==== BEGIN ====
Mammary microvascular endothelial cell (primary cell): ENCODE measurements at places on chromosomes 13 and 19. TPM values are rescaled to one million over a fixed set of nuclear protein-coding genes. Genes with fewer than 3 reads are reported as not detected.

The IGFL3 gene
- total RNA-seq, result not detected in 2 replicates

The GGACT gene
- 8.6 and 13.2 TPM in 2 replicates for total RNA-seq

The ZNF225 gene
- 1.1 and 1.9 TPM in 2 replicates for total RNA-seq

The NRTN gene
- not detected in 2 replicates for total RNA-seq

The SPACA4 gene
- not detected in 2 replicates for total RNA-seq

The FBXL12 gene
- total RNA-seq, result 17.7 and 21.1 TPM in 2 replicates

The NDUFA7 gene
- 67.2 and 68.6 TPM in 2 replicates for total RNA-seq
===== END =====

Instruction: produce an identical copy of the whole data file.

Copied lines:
Mammary microvascular endothelial cell (primary cell): ENCODE measurements at places on chromosomes 13 and 19. TPM values are rescaled to one million over a fixed set of nuclear protein-coding genes. Genes with fewer than 3 reads are reported as not detected.

The IGFL3 gene
- total RNA-seq, result not detected in 2 replicates

The GGACT gene
- 8.6 and 13.2 TPM in 2 replicates for total RNA-seq

The ZNF225 gene
- 1.1 and 1.9 TPM in 2 replicates for total RNA-seq

The NRTN gene
- not detected in 2 replicates for total RNA-seq

The SPACA4 gene
- not detected in 2 replicates for total RNA-seq

The FBXL12 gene
- total RNA-seq, result 17.7 and 21.1 TPM in 2 replicates

The NDUFA7 gene
- 67.2 and 68.6 TPM in 2 replicates for total RNA-seq